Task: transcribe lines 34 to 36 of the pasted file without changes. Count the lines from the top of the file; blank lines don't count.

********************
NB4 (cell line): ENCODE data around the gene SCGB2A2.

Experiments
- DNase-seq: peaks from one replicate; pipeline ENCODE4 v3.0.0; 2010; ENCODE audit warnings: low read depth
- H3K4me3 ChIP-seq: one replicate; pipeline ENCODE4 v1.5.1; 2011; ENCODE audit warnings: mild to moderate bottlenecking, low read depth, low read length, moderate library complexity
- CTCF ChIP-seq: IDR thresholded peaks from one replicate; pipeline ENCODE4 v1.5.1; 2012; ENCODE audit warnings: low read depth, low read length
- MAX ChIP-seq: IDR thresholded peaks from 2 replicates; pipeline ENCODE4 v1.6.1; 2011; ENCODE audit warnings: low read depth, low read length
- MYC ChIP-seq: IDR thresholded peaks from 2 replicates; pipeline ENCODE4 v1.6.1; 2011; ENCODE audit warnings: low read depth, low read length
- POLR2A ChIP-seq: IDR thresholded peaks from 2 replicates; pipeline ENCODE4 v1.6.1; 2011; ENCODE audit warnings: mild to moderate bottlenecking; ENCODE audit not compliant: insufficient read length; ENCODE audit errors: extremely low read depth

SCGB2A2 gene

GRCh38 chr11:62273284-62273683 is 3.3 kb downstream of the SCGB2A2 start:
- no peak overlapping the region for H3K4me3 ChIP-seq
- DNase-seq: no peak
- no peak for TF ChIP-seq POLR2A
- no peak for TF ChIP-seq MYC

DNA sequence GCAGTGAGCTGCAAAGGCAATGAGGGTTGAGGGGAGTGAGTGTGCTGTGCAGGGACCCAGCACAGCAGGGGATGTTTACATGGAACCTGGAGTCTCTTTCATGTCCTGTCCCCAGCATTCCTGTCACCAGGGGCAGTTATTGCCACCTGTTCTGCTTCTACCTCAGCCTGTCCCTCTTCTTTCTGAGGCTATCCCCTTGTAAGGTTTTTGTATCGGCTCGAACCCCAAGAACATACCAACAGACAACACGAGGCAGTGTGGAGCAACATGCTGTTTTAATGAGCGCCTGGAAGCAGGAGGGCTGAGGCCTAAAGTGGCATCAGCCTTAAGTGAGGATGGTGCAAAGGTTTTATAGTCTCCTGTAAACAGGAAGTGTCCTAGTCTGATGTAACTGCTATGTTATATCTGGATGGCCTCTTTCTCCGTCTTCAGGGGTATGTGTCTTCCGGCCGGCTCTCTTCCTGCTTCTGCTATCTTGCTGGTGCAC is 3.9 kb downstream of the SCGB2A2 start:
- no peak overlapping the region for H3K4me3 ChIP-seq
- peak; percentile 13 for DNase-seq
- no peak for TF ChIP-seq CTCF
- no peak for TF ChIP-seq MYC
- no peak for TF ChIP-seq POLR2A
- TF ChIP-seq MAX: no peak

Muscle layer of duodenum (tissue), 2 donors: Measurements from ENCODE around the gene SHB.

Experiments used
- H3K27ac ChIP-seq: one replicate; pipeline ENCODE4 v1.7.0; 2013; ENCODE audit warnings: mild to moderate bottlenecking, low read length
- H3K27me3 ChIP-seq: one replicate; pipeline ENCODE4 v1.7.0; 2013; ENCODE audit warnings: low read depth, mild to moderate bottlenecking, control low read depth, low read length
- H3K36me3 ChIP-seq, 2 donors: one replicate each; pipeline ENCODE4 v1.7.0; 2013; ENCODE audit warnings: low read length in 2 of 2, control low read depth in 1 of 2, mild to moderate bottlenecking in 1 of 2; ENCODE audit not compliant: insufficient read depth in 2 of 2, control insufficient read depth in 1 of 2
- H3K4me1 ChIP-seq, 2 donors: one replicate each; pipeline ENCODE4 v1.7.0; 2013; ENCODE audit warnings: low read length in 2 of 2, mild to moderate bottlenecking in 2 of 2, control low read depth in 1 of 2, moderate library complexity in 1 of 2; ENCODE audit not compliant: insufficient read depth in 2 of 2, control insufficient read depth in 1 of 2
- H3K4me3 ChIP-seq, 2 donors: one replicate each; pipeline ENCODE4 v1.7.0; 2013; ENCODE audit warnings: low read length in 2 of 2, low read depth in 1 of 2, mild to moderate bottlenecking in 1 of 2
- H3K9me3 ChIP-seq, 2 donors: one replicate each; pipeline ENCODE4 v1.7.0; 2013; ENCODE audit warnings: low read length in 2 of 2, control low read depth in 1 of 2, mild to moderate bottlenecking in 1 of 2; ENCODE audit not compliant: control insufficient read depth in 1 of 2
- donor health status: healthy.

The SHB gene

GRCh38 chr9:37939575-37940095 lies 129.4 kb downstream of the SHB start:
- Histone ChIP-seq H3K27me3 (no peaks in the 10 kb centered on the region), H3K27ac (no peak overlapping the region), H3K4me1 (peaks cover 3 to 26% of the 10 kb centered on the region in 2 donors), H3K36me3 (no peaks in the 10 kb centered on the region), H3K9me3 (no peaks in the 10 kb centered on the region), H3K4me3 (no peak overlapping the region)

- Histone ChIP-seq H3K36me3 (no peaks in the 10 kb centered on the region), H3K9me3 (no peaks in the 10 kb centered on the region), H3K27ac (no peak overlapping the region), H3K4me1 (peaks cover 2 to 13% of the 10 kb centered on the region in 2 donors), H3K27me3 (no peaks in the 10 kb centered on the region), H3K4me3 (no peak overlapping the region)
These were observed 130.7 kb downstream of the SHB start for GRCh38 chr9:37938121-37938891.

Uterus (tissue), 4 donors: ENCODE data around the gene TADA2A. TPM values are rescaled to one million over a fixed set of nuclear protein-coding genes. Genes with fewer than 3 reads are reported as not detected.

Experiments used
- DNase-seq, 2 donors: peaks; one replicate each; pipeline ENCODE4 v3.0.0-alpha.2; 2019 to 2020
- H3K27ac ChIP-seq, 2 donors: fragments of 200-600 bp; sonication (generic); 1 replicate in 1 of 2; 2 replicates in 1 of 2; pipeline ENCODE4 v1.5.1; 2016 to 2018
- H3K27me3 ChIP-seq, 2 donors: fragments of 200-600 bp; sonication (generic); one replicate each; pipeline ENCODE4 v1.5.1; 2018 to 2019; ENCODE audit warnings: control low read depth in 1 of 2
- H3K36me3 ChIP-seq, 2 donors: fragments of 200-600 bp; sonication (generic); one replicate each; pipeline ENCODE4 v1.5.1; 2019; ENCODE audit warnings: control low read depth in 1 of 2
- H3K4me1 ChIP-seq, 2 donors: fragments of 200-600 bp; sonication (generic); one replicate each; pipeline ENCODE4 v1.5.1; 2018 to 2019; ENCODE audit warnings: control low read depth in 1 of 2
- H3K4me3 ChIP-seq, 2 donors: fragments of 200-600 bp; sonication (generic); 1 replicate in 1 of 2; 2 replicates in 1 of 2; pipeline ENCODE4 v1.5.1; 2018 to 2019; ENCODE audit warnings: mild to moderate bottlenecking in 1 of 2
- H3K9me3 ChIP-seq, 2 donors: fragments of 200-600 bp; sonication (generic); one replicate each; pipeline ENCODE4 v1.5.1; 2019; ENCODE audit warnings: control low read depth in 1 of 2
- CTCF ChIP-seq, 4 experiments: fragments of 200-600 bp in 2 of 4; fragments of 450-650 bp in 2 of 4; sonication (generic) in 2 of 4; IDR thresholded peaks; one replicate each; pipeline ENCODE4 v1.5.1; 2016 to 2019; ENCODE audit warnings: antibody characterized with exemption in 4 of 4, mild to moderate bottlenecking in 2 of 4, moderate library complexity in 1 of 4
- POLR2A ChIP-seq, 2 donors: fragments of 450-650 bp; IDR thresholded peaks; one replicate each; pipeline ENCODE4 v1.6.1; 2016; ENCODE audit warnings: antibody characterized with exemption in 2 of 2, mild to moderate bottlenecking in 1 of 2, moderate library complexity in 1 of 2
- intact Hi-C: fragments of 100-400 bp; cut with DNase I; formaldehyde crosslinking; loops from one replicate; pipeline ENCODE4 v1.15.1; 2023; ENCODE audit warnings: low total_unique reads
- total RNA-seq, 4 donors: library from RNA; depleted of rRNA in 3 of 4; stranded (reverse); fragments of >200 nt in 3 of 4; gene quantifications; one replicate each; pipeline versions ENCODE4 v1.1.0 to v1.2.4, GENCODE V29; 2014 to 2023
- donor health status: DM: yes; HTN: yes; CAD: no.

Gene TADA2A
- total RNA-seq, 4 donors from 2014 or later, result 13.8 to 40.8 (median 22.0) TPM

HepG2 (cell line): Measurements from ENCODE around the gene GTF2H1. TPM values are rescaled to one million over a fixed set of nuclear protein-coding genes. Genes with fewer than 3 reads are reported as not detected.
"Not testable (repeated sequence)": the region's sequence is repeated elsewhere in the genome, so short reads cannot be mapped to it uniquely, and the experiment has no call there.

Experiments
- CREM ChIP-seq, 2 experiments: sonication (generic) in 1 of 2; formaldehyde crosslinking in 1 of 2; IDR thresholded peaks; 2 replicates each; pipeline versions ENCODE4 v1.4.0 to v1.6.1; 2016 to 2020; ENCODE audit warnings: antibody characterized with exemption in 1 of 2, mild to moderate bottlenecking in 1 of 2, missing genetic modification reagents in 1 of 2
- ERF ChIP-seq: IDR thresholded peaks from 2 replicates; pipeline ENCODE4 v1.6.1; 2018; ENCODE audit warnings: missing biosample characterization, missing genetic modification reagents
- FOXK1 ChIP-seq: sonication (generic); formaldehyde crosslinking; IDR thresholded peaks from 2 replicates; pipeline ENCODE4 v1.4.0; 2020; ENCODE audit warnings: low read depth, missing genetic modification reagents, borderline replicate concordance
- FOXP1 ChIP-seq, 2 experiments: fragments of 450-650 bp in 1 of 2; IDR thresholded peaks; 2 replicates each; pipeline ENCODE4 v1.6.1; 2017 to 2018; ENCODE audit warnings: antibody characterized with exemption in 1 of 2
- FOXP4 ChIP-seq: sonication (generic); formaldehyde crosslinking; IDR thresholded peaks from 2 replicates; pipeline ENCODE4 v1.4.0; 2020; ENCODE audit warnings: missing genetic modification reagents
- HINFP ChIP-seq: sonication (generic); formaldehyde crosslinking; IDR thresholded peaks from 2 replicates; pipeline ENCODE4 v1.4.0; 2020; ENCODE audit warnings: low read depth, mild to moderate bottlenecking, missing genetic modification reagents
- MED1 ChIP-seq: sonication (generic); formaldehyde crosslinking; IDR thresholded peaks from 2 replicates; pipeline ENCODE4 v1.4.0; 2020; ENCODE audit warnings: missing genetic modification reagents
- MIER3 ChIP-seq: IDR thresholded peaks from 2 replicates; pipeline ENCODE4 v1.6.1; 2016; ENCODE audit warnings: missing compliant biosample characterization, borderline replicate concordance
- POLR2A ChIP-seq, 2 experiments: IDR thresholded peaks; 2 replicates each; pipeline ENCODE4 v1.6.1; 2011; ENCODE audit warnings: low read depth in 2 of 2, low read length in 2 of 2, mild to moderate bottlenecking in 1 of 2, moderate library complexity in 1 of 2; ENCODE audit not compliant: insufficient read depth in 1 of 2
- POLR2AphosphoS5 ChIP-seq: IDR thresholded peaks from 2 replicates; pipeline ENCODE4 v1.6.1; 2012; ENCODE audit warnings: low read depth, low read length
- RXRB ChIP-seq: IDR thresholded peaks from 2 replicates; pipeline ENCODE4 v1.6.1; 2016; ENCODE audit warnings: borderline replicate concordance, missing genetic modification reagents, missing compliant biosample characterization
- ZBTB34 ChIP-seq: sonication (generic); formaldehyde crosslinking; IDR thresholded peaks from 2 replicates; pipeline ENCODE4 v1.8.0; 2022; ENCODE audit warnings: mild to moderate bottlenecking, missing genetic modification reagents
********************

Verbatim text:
- Histone ChIP-seq H3K36me3 (no peaks in the 10 kb centered on the region), H3K9me3 (no peaks in the 10 kb centered on the region), H3K27ac (no peak overlapping the region), H3K4me1 (peaks cover 2 to 13% of the 10 kb centered on the region in 2 donors), H3K27me3 (no peaks in the 10 kb centered on the region), H3K4me3 (no peak overlapping the region)
These were observed 130.7 kb downstream of the SHB start for GRCh38 chr9:37938121-37938891.

Uterus (tissue), 4 donors: ENCODE data around the gene TADA2A. TPM values are rescaled to one million over a fixed set of nuclear protein-coding genes. Genes with fewer than 3 reads are reported as not detected.